The list of filter items can also be joined into one list of comma separated values in one cell.  This is nice if you want to display the list right next to the pivot table.

We can easily create this list with the new TEXTJOIN function that was introduced in Excel 2016.  If you don’t have Excel 2016 or Office 365 yet, then you can also do this with the CONCATENATE function.  It’s just more work to setup.

Create comma separated list of filter items with the TEXTJOIN function

Again, for this to work we will need to implement solutions #1 and #2 first.  Here are the steps.  Checkout the video above for more details.

  1. Type =TEXTJOIN( in the cell where you want to display the list.
  2. TEXTJOIN has 3 arguments.  The first argument is the delimiter or separator between each cell value.  We can put just about anything we want in here.  We just have to wrap the delimiter in quotation marks.  To separate the values with commas, put a comma followed by a space in the argument: “, ”  Then type a comma.
  3. The 2nd argument is the ignore_empty option.  This allows us to ignore empty cells and requires a TRUE/FALSE value.  We will select TRUE to ignore any empty cells.  That means empty cells will not be added to our list.
  4. The 3rd argument is the text.  For this argument we can reference a range of cells.  In this case we will reference the entire column of the second pivot table in Solution #2.  Since the TEXTJOIN function is going to ignore empty cells, we can reference the entire column.  The filter list will grow/shrink depending on how many filter items are selected.  This makes the output of TEXTJOIN dynamic, without having to create a dynamic named range.
  5. Close the parenthesis on the formula and hit Enter to see the results.
  6. The list will also contain the header label of the Rows area of the pivot table.  We can remove this by turning off the Field Headers.  This is a toggle button on the Analyze/Options tab of the ribbon in the Show section.

There are a lot of options with this solution.  We can change the delimiter to a different character besides a comma.  We can even use the line break character CHAR(10) to list each item on a new line in the same cell.  Just apply Wrap Text to the cell.

Another option for the delimiter is the pipe character. ” | ”

Use the Pipe Character for the delimeter in TEXTJOIN

What if I don’t have TEXTJOIN?

If you aren’t using Excel 2016 or Office 365 yet, then you can create this formula with the CONCATENATE function.  It is just more work to setup.  However, I have a free macro that creates the CONCATENATE formula for you, including the delimiter character.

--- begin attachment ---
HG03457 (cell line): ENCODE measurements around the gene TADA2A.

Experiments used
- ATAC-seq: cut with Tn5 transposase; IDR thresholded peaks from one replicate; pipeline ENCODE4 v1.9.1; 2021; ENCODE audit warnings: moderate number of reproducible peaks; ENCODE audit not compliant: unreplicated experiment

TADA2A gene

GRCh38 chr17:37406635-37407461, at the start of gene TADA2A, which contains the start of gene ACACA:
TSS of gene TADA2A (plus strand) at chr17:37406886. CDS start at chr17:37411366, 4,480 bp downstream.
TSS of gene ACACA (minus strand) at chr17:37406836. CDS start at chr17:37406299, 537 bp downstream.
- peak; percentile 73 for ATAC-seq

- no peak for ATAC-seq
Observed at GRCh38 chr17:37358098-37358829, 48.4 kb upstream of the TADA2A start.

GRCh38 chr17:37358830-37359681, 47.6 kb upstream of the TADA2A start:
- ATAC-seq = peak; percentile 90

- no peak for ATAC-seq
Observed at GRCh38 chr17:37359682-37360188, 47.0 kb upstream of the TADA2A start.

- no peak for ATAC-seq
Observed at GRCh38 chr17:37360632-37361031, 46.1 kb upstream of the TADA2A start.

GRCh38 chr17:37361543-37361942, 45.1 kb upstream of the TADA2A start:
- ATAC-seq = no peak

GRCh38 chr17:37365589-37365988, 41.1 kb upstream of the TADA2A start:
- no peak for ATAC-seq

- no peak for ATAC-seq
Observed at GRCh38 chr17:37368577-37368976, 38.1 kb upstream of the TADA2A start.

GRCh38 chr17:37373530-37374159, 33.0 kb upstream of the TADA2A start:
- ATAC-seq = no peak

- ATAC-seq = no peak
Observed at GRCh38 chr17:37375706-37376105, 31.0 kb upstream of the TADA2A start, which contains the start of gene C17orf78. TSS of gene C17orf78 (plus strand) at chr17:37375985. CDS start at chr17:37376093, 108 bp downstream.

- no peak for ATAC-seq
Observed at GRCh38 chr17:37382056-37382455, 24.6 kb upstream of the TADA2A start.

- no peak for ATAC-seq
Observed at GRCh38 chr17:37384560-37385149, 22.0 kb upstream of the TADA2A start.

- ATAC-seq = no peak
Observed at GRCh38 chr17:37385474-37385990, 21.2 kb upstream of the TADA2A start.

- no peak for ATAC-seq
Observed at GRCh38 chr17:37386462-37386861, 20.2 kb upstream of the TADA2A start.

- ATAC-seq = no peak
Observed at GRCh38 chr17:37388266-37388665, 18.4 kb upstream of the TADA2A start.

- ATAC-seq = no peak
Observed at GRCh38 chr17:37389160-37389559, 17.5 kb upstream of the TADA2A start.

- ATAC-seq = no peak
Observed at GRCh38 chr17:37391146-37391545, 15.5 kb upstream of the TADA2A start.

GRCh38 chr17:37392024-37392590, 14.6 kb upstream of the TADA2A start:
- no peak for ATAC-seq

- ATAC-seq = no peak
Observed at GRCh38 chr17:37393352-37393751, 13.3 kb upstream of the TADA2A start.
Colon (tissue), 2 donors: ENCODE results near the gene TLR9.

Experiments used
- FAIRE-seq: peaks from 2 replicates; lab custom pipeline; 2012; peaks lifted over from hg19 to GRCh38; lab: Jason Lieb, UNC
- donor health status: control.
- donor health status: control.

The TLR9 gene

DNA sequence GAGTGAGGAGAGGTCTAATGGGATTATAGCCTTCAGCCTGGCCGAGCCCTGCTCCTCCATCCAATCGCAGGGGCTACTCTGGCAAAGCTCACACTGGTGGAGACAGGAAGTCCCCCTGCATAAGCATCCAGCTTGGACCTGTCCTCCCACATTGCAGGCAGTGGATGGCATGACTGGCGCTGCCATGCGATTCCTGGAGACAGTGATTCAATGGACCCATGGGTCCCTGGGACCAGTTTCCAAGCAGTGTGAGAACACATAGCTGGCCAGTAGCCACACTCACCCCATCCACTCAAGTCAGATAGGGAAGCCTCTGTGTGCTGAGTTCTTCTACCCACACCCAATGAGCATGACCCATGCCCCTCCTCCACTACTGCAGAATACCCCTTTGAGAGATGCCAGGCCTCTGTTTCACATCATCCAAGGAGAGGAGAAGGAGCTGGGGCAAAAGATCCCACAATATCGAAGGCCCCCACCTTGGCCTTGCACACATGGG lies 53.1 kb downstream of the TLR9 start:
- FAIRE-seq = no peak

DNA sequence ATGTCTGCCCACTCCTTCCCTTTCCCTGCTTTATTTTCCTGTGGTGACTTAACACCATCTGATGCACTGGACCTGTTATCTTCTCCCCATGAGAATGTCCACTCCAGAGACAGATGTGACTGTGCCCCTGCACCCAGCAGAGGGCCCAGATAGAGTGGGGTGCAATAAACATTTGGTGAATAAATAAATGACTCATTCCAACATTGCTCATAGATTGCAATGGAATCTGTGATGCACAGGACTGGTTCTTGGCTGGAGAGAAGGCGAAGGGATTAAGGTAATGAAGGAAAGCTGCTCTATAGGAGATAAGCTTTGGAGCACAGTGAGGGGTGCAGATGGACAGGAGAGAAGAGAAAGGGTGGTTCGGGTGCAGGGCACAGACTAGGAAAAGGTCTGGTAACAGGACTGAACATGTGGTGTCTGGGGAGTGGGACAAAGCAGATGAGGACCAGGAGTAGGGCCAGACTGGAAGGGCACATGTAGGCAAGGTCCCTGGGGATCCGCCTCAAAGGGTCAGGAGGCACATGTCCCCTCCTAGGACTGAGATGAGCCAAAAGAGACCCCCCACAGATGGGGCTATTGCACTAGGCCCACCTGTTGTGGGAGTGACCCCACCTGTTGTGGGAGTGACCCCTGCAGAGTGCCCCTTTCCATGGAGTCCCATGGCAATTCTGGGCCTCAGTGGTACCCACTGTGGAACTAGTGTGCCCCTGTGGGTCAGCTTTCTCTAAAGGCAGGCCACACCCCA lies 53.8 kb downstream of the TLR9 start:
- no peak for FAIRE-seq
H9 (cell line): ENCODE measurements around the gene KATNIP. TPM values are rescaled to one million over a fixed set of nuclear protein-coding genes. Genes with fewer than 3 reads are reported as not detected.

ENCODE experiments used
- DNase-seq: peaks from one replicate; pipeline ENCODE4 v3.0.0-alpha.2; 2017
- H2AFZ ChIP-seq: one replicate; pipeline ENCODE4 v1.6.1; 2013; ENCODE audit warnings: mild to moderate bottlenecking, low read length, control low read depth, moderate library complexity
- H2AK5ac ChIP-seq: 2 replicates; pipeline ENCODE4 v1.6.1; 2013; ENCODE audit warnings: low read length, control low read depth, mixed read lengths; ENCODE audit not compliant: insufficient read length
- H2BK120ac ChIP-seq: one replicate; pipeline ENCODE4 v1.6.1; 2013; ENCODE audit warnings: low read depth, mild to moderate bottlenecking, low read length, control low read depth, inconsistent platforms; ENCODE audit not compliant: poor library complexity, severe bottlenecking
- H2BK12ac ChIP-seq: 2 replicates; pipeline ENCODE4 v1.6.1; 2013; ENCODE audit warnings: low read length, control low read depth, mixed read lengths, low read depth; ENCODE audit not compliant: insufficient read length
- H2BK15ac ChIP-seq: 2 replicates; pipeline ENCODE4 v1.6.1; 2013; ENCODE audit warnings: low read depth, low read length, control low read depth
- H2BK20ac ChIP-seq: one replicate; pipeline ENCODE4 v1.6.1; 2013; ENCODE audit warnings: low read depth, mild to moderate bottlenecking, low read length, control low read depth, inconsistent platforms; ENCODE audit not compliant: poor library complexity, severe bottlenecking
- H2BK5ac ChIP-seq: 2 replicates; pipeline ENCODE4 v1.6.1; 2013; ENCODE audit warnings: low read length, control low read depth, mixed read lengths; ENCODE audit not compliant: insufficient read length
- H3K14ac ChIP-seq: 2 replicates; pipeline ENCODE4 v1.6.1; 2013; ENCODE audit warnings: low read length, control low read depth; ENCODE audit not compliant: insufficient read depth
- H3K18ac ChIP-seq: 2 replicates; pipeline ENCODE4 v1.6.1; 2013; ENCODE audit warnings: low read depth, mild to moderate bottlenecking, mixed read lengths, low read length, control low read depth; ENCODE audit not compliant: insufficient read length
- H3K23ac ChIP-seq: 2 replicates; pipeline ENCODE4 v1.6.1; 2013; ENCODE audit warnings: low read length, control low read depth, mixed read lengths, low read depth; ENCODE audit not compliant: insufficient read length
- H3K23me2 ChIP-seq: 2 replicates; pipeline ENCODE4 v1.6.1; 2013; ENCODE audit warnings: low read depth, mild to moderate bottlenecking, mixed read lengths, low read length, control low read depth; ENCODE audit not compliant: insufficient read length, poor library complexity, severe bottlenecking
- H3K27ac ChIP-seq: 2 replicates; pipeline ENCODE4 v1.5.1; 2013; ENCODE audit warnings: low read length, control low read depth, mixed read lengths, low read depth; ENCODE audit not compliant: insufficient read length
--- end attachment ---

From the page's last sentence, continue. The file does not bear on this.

Multiple Ways to List Multiple Items

Well, there are 3 ways to list and display the filter items on the worksheet.  The magic here is in the slicer that allows us to create connections between pivot tables.  Checkout my article on how slicers and pivot tables are connected for a detail explanation on this relationship.  I also have a video on how to use slicers.  You can share this with your co-workers and users that are not familiar with using slicers.

I also have a free 3-part video series on Filters in Excel that is part of my Filters 101 Course.

My free 3-part video series on pivot tables and dashboards explains more about creating interactive reports with slicers and charts.

Please leave a comment below with any questions.  I’m interested to hear how you will implement these techniques in your Excel files.  Thank you! 🙂

Please share
Jon Acampora
 

Welcome to Excel Campus! I am excited you are here. My name is Jon and my goal is to help you learn Excel to save time with your job and advance in your career. I've been an avid Excel user and VBA developer for 10+ years. I am also a Microsoft MVP. I try to learn something new everyday, and want to share this knowledge with you to help you improve your skills. When I'm not looking at spreadsheets, I get outdoors and surf. :) more about me

Click Here to Leave a Comment Below 25 comments
Mark Hallam - September 22, 2017

Hi Jon,

Some great tips here, I wonder if you can help on an issue I have with pivot tables?

I have one set of data, and would like to filter down so that each filter’s results are ‘affected/refreshed’ by the preceding filter choice?

However, I am finding that the data under each filter’s drop box is showing the full data list, not the filtered selection? I have tried Option 2 above but this does not solve my problem?

Any help gratefully received!

Many thanks
Mark

Reply
Faheem Afridi - March 25, 2017